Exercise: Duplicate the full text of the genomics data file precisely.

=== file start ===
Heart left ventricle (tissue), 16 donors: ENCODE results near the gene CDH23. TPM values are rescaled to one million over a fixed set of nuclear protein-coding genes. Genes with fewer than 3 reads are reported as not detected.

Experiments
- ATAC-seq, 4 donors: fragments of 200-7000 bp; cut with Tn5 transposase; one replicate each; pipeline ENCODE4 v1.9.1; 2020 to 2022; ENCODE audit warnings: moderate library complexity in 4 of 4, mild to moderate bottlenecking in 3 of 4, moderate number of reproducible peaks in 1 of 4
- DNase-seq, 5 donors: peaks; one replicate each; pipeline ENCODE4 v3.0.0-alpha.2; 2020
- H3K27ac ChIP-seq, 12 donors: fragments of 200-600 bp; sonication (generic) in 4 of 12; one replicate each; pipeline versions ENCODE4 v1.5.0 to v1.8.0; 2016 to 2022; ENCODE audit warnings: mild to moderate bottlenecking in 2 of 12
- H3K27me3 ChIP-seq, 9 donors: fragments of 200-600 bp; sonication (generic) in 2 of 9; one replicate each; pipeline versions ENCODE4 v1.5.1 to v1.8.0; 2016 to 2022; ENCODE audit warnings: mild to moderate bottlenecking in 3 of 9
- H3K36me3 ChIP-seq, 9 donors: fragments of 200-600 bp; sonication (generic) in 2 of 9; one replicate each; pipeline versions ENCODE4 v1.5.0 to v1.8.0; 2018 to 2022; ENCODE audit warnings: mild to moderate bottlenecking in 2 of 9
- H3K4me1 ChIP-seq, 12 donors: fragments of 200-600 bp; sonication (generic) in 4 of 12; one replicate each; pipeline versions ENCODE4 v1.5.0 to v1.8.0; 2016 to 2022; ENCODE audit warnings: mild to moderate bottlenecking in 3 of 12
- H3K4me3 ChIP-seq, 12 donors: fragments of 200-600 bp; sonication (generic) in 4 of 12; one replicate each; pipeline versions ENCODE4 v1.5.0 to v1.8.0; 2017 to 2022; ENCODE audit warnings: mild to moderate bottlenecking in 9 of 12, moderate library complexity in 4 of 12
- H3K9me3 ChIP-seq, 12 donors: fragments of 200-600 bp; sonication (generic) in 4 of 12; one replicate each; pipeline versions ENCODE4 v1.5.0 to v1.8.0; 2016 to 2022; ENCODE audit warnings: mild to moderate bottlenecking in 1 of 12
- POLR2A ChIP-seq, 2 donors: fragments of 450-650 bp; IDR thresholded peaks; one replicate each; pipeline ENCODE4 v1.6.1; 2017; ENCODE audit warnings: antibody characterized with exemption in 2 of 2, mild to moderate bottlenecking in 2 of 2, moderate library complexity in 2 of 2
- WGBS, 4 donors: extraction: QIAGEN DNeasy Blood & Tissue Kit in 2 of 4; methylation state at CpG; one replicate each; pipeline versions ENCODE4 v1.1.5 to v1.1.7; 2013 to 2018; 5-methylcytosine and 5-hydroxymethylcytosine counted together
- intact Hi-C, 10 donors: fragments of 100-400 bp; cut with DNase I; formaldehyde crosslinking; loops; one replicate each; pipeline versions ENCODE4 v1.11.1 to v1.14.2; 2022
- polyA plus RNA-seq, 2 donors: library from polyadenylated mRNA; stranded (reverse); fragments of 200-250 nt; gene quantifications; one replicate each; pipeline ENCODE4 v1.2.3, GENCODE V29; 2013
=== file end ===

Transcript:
Heart left ventricle (tissue), 16 donors: ENCODE results near the gene CDH23. TPM values are rescaled to one million over a fixed set of nuclear protein-coding genes. Genes with fewer than 3 reads are reported as not detected.

Experiments
- ATAC-seq, 4 donors: fragments of 200-7000 bp; cut with Tn5 transposase; one replicate each; pipeline ENCODE4 v1.9.1; 2020 to 2022; ENCODE audit warnings: moderate library complexity in 4 of 4, mild to moderate bottlenecking in 3 of 4, moderate number of reproducible peaks in 1 of 4
- DNase-seq, 5 donors: peaks; one replicate each; pipeline ENCODE4 v3.0.0-alpha.2; 2020
- H3K27ac ChIP-seq, 12 donors: fragments of 200-600 bp; sonication (generic) in 4 of 12; one replicate each; pipeline versions ENCODE4 v1.5.0 to v1.8.0; 2016 to 2022; ENCODE audit warnings: mild to moderate bottlenecking in 2 of 12
- H3K27me3 ChIP-seq, 9 donors: fragments of 200-600 bp; sonication (generic) in 2 of 9; one replicate each; pipeline versions ENCODE4 v1.5.1 to v1.8.0; 2016 to 2022; ENCODE audit warnings: mild to moderate bottlenecking in 3 of 9
- H3K36me3 ChIP-seq, 9 donors: fragments of 200-600 bp; sonication (generic) in 2 of 9; one replicate each; pipeline versions ENCODE4 v1.5.0 to v1.8.0; 2018 to 2022; ENCODE audit warnings: mild to moderate bottlenecking in 2 of 9
- H3K4me1 ChIP-seq, 12 donors: fragments of 200-600 bp; sonication (generic) in 4 of 12; one replicate each; pipeline versions ENCODE4 v1.5.0 to v1.8.0; 2016 to 2022; ENCODE audit warnings: mild to moderate bottlenecking in 3 of 12
- H3K4me3 ChIP-seq, 12 donors: fragments of 200-600 bp; sonication (generic) in 4 of 12; one replicate each; pipeline versions ENCODE4 v1.5.0 to v1.8.0; 2017 to 2022; ENCODE audit warnings: mild to moderate bottlenecking in 9 of 12, moderate library complexity in 4 of 12
- H3K9me3 ChIP-seq, 12 donors: fragments of 200-600 bp; sonication (generic) in 4 of 12; one replicate each; pipeline versions ENCODE4 v1.5.0 to v1.8.0; 2016 to 2022; ENCODE audit warnings: mild to moderate bottlenecking in 1 of 12
- POLR2A ChIP-seq, 2 donors: fragments of 450-650 bp; IDR thresholded peaks; one replicate each; pipeline ENCODE4 v1.6.1; 2017; ENCODE audit warnings: antibody characterized with exemption in 2 of 2, mild to moderate bottlenecking in 2 of 2, moderate library complexity in 2 of 2
- WGBS, 4 donors: extraction: QIAGEN DNeasy Blood & Tissue Kit in 2 of 4; methylation state at CpG; one replicate each; pipeline versions ENCODE4 v1.1.5 to v1.1.7; 2013 to 2018; 5-methylcytosine and 5-hydroxymethylcytosine counted together
- intact Hi-C, 10 donors: fragments of 100-400 bp; cut with DNase I; formaldehyde crosslinking; loops; one replicate each; pipeline versions ENCODE4 v1.11.1 to v1.14.2; 2022
- polyA plus RNA-seq, 2 donors: library from polyadenylated mRNA; stranded (reverse); fragments of 200-250 nt; gene quantifications; one replicate each; pipeline ENCODE4 v1.2.3, GENCODE V29; 2013